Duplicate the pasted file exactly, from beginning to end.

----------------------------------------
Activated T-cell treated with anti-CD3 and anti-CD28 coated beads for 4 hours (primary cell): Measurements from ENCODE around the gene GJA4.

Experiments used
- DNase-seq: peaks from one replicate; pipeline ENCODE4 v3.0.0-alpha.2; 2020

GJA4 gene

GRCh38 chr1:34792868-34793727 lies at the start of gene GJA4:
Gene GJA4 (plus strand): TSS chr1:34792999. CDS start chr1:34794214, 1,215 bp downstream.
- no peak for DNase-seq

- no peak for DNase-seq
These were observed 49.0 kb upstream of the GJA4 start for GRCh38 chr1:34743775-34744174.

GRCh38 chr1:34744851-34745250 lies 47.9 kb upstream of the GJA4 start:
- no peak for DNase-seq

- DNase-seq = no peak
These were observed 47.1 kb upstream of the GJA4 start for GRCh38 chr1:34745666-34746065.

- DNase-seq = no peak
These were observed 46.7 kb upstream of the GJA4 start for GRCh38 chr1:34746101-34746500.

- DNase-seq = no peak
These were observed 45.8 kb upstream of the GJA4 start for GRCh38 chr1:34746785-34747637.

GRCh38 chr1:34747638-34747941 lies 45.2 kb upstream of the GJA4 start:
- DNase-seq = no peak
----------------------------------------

Activated T-cell treated with anti-CD3 and anti-CD28 coated beads for 4 hours (primary cell): Measurements from ENCODE around the gene GJA4.

Experiments used
- DNase-seq: peaks from one replicate; pipeline ENCODE4 v3.0.0-alpha.2; 2020

GJA4 gene

GRCh38 chr1:34792868-34793727 lies at the start of gene GJA4:
Gene GJA4 (plus strand): TSS chr1:34792999. CDS start chr1:34794214, 1,215 bp downstream.
- no peak for DNase-seq

- no peak for DNase-seq
These were observed 49.0 kb upstream of the GJA4 start for GRCh38 chr1:34743775-34744174.

GRCh38 chr1:34744851-34745250 lies 47.9 kb upstream of the GJA4 start:
- no peak for DNase-seq

- DNase-seq = no peak
These were observed 47.1 kb upstream of the GJA4 start for GRCh38 chr1:34745666-34746065.

- DNase-seq = no peak
These were observed 46.7 kb upstream of the GJA4 start for GRCh38 chr1:34746101-34746500.

- DNase-seq = no peak
These were observed 45.8 kb upstream of the GJA4 start for GRCh38 chr1:34746785-34747637.

GRCh38 chr1:34747638-34747941 lies 45.2 kb upstream of the GJA4 start:
- DNase-seq = no peak